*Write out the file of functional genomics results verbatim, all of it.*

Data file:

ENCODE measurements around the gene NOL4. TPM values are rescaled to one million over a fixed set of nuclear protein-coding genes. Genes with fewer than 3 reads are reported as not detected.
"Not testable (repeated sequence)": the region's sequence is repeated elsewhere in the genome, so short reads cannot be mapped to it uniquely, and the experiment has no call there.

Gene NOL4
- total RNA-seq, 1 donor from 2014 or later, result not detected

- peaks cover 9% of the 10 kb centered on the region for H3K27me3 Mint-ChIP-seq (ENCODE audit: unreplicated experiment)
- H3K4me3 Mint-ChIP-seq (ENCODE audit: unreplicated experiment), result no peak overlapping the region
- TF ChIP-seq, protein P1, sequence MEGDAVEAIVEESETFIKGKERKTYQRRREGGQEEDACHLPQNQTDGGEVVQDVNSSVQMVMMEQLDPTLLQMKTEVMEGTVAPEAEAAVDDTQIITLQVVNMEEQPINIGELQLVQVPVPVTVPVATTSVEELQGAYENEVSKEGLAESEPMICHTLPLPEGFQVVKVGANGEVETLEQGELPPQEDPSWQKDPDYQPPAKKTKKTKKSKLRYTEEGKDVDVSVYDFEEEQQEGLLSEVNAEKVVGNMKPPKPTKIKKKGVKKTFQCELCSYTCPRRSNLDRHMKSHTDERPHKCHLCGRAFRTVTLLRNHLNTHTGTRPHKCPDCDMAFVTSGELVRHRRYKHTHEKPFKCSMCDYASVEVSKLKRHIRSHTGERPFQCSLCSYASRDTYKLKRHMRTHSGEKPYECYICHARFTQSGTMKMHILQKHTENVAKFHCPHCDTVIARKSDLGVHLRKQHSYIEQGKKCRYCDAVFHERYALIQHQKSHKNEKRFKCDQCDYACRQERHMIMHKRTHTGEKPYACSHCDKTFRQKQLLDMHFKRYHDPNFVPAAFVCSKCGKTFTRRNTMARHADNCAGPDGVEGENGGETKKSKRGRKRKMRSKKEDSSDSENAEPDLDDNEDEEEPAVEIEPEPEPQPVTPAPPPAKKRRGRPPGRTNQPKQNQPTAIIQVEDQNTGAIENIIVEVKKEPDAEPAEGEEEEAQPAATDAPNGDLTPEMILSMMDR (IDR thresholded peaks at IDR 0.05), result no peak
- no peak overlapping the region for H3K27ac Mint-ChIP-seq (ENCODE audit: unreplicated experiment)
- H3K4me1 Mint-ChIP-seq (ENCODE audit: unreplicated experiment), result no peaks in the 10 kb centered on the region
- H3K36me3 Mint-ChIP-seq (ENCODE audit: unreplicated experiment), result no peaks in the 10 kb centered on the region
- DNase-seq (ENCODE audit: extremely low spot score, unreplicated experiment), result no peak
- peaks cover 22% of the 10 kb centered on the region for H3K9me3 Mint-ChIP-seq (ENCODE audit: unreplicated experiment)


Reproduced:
ENCODE measurements around the gene NOL4. TPM values are rescaled to one million over a fixed set of nuclear protein-coding genes. Genes with fewer than 3 reads are reported as not detected.
"Not testable (repeated sequence)": the region's sequence is repeated elsewhere in the genome, so short reads cannot be mapped to it uniquely, and the experiment has no call there.

Gene NOL4
- total RNA-seq, 1 donor from 2014 or later, result not detected

- peaks cover 9% of the 10 kb centered on the region for H3K27me3 Mint-ChIP-seq (ENCODE audit: unreplicated experiment)
- H3K4me3 Mint-ChIP-seq (ENCODE audit: unreplicated experiment), result no peak overlapping the region
- TF ChIP-seq, protein P1, sequence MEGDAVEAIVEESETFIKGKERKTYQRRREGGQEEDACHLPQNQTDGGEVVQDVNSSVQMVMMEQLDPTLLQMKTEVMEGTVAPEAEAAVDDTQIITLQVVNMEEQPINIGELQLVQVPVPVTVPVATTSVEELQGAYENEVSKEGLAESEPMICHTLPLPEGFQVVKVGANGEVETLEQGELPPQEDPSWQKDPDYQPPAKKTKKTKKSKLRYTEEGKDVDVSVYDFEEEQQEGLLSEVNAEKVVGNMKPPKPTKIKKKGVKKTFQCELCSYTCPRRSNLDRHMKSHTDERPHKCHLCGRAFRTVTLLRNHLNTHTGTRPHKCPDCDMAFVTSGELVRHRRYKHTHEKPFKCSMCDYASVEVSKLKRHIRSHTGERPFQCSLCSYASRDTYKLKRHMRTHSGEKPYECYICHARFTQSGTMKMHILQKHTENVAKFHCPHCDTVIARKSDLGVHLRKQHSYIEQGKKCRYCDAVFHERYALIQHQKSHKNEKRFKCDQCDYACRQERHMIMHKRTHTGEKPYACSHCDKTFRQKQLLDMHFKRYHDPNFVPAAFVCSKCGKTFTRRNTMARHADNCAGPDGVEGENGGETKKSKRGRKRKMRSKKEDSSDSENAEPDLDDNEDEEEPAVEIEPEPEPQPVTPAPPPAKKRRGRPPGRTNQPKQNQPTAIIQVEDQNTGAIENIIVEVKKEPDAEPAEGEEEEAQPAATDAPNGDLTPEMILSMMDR (IDR thresholded peaks at IDR 0.05), result no peak
- no peak overlapping the region for H3K27ac Mint-ChIP-seq (ENCODE audit: unreplicated experiment)
- H3K4me1 Mint-ChIP-seq (ENCODE audit: unreplicated experiment), result no peaks in the 10 kb centered on the region
- H3K36me3 Mint-ChIP-seq (ENCODE audit: unreplicated experiment), result no peaks in the 10 kb centered on the region
- DNase-seq (ENCODE audit: extremely low spot score, unreplicated experiment), result no peak
- peaks cover 22% of the 10 kb centered on the region for H3K9me3 Mint-ChIP-seq (ENCODE audit: unreplicated experiment)